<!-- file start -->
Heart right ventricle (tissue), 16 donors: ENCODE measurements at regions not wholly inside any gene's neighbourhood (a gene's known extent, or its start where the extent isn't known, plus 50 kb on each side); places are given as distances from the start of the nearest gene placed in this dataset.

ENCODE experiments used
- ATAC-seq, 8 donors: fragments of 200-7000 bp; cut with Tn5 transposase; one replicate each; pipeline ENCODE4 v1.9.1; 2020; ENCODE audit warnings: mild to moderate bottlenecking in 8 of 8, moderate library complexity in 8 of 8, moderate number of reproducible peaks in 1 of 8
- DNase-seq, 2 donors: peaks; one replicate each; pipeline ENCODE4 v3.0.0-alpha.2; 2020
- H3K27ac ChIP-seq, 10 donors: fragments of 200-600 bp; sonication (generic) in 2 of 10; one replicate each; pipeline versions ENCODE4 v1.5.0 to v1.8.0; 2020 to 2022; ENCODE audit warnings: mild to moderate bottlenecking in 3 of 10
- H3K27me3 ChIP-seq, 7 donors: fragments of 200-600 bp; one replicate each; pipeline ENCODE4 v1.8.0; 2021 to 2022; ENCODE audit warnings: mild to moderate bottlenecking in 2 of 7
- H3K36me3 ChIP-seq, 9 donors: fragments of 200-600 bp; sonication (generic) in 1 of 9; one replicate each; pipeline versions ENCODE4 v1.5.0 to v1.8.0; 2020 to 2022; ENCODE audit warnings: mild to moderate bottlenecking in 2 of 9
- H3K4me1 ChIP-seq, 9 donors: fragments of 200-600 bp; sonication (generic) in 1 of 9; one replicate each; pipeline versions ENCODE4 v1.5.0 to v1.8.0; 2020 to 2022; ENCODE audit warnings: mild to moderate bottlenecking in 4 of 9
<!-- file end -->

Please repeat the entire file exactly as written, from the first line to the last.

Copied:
Heart right ventricle (tissue), 16 donors: ENCODE measurements at regions not wholly inside any gene's neighbourhood (a gene's known extent, or its start where the extent isn't known, plus 50 kb on each side); places are given as distances from the start of the nearest gene placed in this dataset.

ENCODE experiments used
- ATAC-seq, 8 donors: fragments of 200-7000 bp; cut with Tn5 transposase; one replicate each; pipeline ENCODE4 v1.9.1; 2020; ENCODE audit warnings: mild to moderate bottlenecking in 8 of 8, moderate library complexity in 8 of 8, moderate number of reproducible peaks in 1 of 8
- DNase-seq, 2 donors: peaks; one replicate each; pipeline ENCODE4 v3.0.0-alpha.2; 2020
- H3K27ac ChIP-seq, 10 donors: fragments of 200-600 bp; sonication (generic) in 2 of 10; one replicate each; pipeline versions ENCODE4 v1.5.0 to v1.8.0; 2020 to 2022; ENCODE audit warnings: mild to moderate bottlenecking in 3 of 10
- H3K27me3 ChIP-seq, 7 donors: fragments of 200-600 bp; one replicate each; pipeline ENCODE4 v1.8.0; 2021 to 2022; ENCODE audit warnings: mild to moderate bottlenecking in 2 of 7
- H3K36me3 ChIP-seq, 9 donors: fragments of 200-600 bp; sonication (generic) in 1 of 9; one replicate each; pipeline versions ENCODE4 v1.5.0 to v1.8.0; 2020 to 2022; ENCODE audit warnings: mild to moderate bottlenecking in 2 of 9
- H3K4me1 ChIP-seq, 9 donors: fragments of 200-600 bp; sonication (generic) in 1 of 9; one replicate each; pipeline versions ENCODE4 v1.5.0 to v1.8.0; 2020 to 2022; ENCODE audit warnings: mild to moderate bottlenecking in 4 of 9